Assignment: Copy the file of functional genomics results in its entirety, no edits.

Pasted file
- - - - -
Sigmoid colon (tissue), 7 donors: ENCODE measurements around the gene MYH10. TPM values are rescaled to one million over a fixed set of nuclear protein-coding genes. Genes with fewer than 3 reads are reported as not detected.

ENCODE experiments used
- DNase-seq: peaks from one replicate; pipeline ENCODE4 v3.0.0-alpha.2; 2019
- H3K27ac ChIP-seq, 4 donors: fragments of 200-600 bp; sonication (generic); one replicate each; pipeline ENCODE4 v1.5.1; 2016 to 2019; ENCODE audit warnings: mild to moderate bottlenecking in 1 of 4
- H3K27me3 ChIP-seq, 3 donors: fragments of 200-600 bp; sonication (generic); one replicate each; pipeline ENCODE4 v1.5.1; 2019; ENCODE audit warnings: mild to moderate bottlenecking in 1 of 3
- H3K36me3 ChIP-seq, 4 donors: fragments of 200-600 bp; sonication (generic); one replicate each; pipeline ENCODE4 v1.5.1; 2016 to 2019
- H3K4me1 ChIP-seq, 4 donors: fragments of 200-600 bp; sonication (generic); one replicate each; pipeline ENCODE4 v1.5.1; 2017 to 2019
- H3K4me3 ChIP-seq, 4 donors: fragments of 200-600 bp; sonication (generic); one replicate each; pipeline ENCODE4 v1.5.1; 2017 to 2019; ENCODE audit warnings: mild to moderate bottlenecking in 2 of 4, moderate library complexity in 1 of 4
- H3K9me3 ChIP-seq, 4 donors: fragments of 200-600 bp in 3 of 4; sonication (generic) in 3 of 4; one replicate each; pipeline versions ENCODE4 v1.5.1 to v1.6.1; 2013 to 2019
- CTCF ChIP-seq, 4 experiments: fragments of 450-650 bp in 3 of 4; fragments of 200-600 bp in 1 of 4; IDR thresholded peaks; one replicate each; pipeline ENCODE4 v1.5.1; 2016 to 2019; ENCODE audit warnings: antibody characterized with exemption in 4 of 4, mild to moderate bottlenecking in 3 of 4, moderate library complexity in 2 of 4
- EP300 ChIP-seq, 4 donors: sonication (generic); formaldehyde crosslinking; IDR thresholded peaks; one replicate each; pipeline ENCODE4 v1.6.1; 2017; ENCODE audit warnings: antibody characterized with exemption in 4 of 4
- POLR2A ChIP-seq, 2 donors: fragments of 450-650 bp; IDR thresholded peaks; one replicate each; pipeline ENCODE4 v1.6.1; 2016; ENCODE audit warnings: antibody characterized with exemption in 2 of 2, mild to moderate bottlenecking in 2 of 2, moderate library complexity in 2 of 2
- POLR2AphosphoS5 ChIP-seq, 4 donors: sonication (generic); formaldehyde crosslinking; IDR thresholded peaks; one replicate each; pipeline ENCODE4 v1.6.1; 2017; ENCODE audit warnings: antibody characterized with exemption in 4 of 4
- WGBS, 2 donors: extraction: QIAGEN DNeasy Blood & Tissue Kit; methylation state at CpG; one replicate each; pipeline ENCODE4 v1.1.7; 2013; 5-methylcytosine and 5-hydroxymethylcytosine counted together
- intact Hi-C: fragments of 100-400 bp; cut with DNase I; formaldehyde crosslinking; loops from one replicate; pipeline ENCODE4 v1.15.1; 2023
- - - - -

Sigmoid colon (tissue), 7 donors: ENCODE measurements around the gene MYH10. TPM values are rescaled to one million over a fixed set of nuclear protein-coding genes. Genes with fewer than 3 reads are reported as not detected.

ENCODE experiments used
- DNase-seq: peaks from one replicate; pipeline ENCODE4 v3.0.0-alpha.2; 2019
- H3K27ac ChIP-seq, 4 donors: fragments of 200-600 bp; sonication (generic); one replicate each; pipeline ENCODE4 v1.5.1; 2016 to 2019; ENCODE audit warnings: mild to moderate bottlenecking in 1 of 4
- H3K27me3 ChIP-seq, 3 donors: fragments of 200-600 bp; sonication (generic); one replicate each; pipeline ENCODE4 v1.5.1; 2019; ENCODE audit warnings: mild to moderate bottlenecking in 1 of 3
- H3K36me3 ChIP-seq, 4 donors: fragments of 200-600 bp; sonication (generic); one replicate each; pipeline ENCODE4 v1.5.1; 2016 to 2019
- H3K4me1 ChIP-seq, 4 donors: fragments of 200-600 bp; sonication (generic); one replicate each; pipeline ENCODE4 v1.5.1; 2017 to 2019
- H3K4me3 ChIP-seq, 4 donors: fragments of 200-600 bp; sonication (generic); one replicate each; pipeline ENCODE4 v1.5.1; 2017 to 2019; ENCODE audit warnings: mild to moderate bottlenecking in 2 of 4, moderate library complexity in 1 of 4
- H3K9me3 ChIP-seq, 4 donors: fragments of 200-600 bp in 3 of 4; sonication (generic) in 3 of 4; one replicate each; pipeline versions ENCODE4 v1.5.1 to v1.6.1; 2013 to 2019
- CTCF ChIP-seq, 4 experiments: fragments of 450-650 bp in 3 of 4; fragments of 200-600 bp in 1 of 4; IDR thresholded peaks; one replicate each; pipeline ENCODE4 v1.5.1; 2016 to 2019; ENCODE audit warnings: antibody characterized with exemption in 4 of 4, mild to moderate bottlenecking in 3 of 4, moderate library complexity in 2 of 4
- EP300 ChIP-seq, 4 donors: sonication (generic); formaldehyde crosslinking; IDR thresholded peaks; one replicate each; pipeline ENCODE4 v1.6.1; 2017; ENCODE audit warnings: antibody characterized with exemption in 4 of 4
- POLR2A ChIP-seq, 2 donors: fragments of 450-650 bp; IDR thresholded peaks; one replicate each; pipeline ENCODE4 v1.6.1; 2016; ENCODE audit warnings: antibody characterized with exemption in 2 of 2, mild to moderate bottlenecking in 2 of 2, moderate library complexity in 2 of 2
- POLR2AphosphoS5 ChIP-seq, 4 donors: sonication (generic); formaldehyde crosslinking; IDR thresholded peaks; one replicate each; pipeline ENCODE4 v1.6.1; 2017; ENCODE audit warnings: antibody characterized with exemption in 4 of 4
- WGBS, 2 donors: extraction: QIAGEN DNeasy Blood & Tissue Kit; methylation state at CpG; one replicate each; pipeline ENCODE4 v1.1.7; 2013; 5-methylcytosine and 5-hydroxymethylcytosine counted together
- intact Hi-C: fragments of 100-400 bp; cut with DNase I; formaldehyde crosslinking; loops from one replicate; pipeline ENCODE4 v1.15.1; 2023